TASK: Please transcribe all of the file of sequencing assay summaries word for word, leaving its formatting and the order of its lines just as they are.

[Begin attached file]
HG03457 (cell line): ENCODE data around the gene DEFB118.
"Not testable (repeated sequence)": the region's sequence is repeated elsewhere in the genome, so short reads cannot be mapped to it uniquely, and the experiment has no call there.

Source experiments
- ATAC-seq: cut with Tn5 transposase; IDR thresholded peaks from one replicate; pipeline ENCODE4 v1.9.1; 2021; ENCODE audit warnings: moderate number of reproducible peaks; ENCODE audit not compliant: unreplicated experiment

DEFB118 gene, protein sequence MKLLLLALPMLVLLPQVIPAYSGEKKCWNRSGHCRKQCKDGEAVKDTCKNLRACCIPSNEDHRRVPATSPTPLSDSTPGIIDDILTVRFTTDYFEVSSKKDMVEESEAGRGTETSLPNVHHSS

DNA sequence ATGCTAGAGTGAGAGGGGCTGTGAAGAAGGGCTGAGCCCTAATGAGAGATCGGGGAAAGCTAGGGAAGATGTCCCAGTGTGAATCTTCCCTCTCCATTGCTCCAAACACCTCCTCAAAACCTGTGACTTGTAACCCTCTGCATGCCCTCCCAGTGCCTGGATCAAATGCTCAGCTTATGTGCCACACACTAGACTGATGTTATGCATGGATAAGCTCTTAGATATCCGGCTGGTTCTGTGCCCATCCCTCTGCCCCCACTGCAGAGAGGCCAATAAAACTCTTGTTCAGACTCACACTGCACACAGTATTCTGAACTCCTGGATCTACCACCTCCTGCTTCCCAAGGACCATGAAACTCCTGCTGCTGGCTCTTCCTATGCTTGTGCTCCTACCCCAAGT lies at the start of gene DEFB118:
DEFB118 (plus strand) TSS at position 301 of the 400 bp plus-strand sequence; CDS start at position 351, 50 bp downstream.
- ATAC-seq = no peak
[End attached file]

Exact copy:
HG03457 (cell line): ENCODE data around the gene DEFB118.
"Not testable (repeated sequence)": the region's sequence is repeated elsewhere in the genome, so short reads cannot be mapped to it uniquely, and the experiment has no call there.

Source experiments
- ATAC-seq: cut with Tn5 transposase; IDR thresholded peaks from one replicate; pipeline ENCODE4 v1.9.1; 2021; ENCODE audit warnings: moderate number of reproducible peaks; ENCODE audit not compliant: unreplicated experiment

DEFB118 gene, protein sequence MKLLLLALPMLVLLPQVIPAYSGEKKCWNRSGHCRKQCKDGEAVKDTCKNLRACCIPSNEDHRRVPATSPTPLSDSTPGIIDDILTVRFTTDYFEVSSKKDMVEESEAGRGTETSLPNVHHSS

DNA sequence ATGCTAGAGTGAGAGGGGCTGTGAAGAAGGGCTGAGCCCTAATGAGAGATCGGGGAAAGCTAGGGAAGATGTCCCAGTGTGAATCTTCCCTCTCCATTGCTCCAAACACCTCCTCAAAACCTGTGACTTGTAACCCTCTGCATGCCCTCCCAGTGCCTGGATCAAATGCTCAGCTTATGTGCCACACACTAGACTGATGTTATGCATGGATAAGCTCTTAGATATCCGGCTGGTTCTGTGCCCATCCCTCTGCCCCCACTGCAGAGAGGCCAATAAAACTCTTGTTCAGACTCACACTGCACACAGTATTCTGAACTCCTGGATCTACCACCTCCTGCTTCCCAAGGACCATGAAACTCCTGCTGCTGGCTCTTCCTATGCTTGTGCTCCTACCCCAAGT lies at the start of gene DEFB118:
DEFB118 (plus strand) TSS at position 301 of the 400 bp plus-strand sequence; CDS start at position 351, 50 bp downstream.
- ATAC-seq = no peak